Conservatives Need to Remain Consistent On Unemployment

by: Brent Smith at the Common Constitutionalist

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For a decade or so, we conservatives had been like the town criers. Every time new employment numbers emerged we would cry out that despite what we all see, read and hear from the left wing media, all was not well. Throughout the entirety of the Obama reign, virtually everyone right of center – yes, even those establishment Republicans, would rightly claim that Obama’s unemployment figures were bogus.

And they were. Despite all other dreadful economic indicators, save for the phony Wall Street numbers, the unemployment rate continued to drop throughout Obama’s time. We on the right knew these numbers did not tell the true story, as the government was using the “official” unemployment calculator known as U-3.

This, as many know, does not give an accurate picture of real unemployment in this country. For years we have insisted that the more accurate U-6 data be used, as it takes into account not only short term unemployed, but also long-termed unemployed, discouraged workers who have just given up, and the underemployed, who wish to work full time yet can only find part time employment. This is the number conservatives insisted be reflected during the Obama years.

But then something odd happened after President Trump took office. read more

Which Recovery Summer Is This Anyway?

by: the Common Constitutionalist

So, I think we’re heading into our 4th or 5th recover summer. I’m not sure which. There’s so much recovering going on, it’s hard to keep up.

What?! Don’t tell me you don’t remember the summer of 2010, when Vice President Joe Biden declared, and kicked off his “Summer of Recovery” tour?

Politico proudly wrote in June of 2010: “BREAKING — OBAMA, BIDEN DECLARE “RECOVERY SUMMER”: Vice President Biden today will kick off “Recovery Summer,” a six-week-long push designed to highlight the jobs accompanying a surge in stimulus-funded projects to improve highways, parks, drinking water and other public works.”

Just how well has the recovery gone, you may ask? Well, with every recovery, there must be jobs…and lots of them. Let’s see how that portion of the “Recovery” has gone.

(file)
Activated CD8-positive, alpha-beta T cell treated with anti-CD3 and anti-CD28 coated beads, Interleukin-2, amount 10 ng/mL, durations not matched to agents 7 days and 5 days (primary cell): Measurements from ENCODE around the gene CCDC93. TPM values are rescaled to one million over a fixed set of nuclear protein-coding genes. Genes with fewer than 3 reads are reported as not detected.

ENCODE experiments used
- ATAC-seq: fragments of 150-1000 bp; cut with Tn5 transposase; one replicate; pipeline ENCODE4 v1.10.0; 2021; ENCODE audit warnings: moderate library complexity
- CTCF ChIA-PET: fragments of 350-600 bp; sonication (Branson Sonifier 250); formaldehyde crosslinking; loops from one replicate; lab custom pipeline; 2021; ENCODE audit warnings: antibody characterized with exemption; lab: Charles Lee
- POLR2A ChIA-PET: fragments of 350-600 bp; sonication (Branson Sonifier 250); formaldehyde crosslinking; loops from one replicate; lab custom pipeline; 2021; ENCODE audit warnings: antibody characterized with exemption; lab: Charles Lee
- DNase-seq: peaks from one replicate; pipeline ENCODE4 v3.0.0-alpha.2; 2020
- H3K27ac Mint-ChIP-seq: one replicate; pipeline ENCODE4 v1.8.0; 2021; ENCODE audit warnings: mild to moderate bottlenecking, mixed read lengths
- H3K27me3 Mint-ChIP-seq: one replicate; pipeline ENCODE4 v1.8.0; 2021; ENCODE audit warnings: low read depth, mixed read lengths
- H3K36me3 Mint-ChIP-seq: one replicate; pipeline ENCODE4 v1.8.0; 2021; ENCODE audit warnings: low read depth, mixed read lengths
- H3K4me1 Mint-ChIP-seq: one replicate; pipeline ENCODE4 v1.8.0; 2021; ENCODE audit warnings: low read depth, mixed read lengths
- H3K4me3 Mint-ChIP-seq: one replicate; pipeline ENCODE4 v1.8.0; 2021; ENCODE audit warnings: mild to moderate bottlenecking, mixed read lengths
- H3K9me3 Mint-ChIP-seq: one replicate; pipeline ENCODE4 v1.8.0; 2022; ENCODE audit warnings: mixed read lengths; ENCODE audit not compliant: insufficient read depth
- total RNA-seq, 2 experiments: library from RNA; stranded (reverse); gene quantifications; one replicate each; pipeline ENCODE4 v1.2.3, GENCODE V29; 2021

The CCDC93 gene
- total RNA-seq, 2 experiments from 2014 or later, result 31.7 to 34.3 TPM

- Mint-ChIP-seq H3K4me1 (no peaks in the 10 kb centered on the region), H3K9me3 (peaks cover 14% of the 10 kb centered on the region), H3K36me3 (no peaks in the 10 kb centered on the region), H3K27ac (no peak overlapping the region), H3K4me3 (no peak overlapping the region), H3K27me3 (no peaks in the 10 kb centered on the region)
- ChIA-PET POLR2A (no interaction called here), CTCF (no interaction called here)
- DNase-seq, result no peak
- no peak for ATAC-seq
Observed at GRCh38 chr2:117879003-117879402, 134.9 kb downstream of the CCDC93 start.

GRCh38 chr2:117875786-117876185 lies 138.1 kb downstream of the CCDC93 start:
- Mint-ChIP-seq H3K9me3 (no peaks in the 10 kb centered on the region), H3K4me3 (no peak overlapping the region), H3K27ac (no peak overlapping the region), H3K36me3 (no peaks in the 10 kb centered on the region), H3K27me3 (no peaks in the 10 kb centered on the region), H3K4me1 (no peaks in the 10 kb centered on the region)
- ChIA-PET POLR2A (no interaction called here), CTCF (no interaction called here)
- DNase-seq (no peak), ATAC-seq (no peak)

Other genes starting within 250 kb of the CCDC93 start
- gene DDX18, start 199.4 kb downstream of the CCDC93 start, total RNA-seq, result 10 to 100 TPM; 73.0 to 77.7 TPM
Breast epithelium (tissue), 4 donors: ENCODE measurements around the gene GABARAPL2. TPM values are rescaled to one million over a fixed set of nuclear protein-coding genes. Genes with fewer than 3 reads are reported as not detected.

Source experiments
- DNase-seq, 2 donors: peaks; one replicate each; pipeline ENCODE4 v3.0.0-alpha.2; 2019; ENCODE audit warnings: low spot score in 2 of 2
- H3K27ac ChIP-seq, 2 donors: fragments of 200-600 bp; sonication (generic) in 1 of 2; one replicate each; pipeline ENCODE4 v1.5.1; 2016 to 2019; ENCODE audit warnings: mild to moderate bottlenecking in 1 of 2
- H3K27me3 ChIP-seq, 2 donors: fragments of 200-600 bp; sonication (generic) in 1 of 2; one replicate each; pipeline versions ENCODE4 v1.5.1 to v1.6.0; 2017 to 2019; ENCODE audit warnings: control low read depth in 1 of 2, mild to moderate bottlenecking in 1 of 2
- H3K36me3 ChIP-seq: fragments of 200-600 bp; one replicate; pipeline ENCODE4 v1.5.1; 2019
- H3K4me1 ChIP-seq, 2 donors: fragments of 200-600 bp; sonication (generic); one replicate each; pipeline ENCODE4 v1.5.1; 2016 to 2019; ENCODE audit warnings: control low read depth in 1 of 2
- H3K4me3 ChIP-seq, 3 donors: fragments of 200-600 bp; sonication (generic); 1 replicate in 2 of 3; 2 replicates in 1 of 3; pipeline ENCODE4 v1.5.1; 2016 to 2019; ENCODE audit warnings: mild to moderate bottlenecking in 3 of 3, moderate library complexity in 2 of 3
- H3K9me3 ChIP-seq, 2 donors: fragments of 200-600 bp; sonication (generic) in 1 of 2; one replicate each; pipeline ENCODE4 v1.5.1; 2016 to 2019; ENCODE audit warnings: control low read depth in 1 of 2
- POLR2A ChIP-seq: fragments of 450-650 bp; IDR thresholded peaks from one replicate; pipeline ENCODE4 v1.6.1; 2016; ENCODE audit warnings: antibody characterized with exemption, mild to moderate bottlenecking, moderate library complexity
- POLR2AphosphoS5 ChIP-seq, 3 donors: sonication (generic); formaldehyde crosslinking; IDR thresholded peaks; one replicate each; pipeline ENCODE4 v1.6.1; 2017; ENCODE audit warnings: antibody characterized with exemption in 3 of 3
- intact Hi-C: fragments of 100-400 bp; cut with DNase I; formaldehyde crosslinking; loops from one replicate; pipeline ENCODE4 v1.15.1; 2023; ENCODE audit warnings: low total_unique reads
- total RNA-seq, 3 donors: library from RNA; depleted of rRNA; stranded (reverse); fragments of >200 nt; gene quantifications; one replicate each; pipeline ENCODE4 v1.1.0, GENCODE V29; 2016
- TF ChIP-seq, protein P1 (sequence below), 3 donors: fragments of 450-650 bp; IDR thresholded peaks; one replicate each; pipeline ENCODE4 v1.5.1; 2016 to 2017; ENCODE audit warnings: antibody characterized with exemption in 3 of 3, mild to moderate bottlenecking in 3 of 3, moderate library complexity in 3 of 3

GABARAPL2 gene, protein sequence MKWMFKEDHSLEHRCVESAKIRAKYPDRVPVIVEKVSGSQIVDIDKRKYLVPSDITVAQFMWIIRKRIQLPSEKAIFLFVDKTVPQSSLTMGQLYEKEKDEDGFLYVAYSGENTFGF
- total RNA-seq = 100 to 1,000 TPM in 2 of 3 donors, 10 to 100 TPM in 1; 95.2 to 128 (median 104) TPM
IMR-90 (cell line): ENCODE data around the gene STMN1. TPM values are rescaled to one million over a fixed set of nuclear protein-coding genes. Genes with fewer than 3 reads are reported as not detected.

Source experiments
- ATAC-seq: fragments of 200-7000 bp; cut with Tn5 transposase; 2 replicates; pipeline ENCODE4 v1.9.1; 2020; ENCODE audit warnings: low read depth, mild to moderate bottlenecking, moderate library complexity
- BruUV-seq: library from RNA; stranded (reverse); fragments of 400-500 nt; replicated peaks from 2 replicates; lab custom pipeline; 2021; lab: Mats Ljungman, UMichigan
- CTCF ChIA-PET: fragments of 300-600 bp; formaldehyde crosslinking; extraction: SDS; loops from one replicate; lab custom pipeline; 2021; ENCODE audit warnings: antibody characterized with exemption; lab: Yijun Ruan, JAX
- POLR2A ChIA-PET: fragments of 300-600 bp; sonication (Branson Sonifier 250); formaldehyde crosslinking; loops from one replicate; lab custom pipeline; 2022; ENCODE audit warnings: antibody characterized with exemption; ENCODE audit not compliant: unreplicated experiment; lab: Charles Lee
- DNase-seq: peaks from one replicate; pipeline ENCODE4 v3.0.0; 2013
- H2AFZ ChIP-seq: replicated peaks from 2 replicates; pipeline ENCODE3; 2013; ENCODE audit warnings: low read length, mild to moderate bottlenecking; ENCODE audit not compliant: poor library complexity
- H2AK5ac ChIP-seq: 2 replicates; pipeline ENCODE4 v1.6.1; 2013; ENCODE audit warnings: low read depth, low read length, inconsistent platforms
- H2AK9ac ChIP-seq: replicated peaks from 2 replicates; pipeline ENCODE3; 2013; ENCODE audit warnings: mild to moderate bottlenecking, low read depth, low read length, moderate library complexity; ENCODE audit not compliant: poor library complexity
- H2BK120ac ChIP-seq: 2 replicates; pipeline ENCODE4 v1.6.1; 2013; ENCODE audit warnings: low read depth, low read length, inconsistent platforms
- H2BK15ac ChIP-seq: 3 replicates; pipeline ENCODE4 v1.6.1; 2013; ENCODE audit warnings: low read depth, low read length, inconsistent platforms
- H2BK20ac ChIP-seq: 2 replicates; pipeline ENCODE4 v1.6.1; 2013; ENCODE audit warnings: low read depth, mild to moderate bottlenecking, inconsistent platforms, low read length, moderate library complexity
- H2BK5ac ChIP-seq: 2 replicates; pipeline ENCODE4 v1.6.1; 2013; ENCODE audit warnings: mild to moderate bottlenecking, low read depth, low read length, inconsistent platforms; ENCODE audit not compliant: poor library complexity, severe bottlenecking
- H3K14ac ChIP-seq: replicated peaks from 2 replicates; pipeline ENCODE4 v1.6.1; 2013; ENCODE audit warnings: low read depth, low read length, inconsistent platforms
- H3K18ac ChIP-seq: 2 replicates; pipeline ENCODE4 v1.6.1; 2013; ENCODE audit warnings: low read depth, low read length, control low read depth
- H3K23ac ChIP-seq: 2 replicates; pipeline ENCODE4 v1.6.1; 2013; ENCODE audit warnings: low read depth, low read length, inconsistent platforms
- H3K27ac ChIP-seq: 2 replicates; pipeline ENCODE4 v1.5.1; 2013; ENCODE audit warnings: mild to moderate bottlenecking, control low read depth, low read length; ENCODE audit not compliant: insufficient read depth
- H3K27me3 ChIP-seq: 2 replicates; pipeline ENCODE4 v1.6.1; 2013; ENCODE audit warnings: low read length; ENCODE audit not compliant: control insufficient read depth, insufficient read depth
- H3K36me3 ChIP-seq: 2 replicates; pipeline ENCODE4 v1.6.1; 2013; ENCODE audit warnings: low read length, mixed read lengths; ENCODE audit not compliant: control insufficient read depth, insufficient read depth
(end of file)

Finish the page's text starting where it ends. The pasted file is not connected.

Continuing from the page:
(All of the following italicized quotes are attributed to CNS News)

CNS News reports: “When Obama took office in January 2009, the labor force participation rate was 65.7 percent. By the beginning of 2013, the start of Obama’s second term, it had dropped to 63.6 percent. Since January 2014, when the participation rate was 63.0, it has continued to decline, hitting a 36-year low of 62.8 percent in May.” read more

Won’t Back Down

from:  at The Blaze

After being harshly criticized for questioning the veracity of the Bureau of Labor Statistics’ latest jobs report, former General Electric CEO Jack Welch on Tuesday evening responded to his detractors in a lengthy and unapologetic op-ed in the Wall Street Journal.

“Imagine a country where challenging the ruling authorities — questioning, say, a piece of data released by central headquarters — would result in mobs of administration sympathizers claiming you should feel ‘embarrassed’ and labeling you a fool, or worse,” writes Welch.

“Soviet Russia perhaps? Communist China? Nope, that would be the United States right now, when a person (like me, for instance) suggests that a certain government datum (like the September unemployment rate of 7.8%) doesn’t make sense,” he adds.

Welch goes on to reiterate his point, that is, that recent BLS data is not just faulty, but “implausible.”

“Unfortunately for those who would like me to pipe down, the 7.8% unemployment figure released by the Bureau of Labor Statistics (BLS) last week is downright implausible. And that’s why I made a stink about it,” he writes.

The former CEO continues, reminding readers that a) he is not working for the Romney campaign and b) BLS data is hardly free of error.

“The unemployment data reported each month are gathered over a one-week period by census workers, by phone in 70% of the cases, and the rest through home visits. In sum, they try to contact 60,000 households, asking a list of questions and recording the responses,” he writes, adding that the BLS even has an entire page in its “Handbook of Methods” dedicated to explaining the limitation of its data.

“Bottom line: To suggest that the input to the BLS data-collection system is precise and bias-free is — well, let’s just say, overstated,” he adds.

Later on, Welch directly addresses the tweet that got everyone in a twist:

Now, I realize my tweets about this matter have been somewhat incendiary. In my first tweet, sent the night before the unemployment figure was released, I wrote: “Tomorrow unemployment numbers for Sept. with all the assumptions Labor Department can make..wonder about participation assumption??” The response was a big yawn.

My next tweet, on Oct. 5, the one that got the attention of the Obama campaign and its supporters, read: “Unbelievable jobs numbers..these Chicago guys will do anything..can’t debate so change numbers.”

And here’s the controversial Oct. 5 tweet:

As he did when attacked by MSNBC’s Chris Matthews, Welch maintains that he was simply trying to raise a question, adding that, were he to do it all over again, he would definitely add question marks at the end of the Oct. 5 message.

“But I’m not sorry for the heated debate that ensued. I’m not the first person to question government numbers, and hopefully I won’t be the last,” Welch writes.

“The coming election is too important to be decided on a number. Especially when that number seems so wrong.”

Suspect Jobs Report

from: Breitbart

Oct. 5, 2012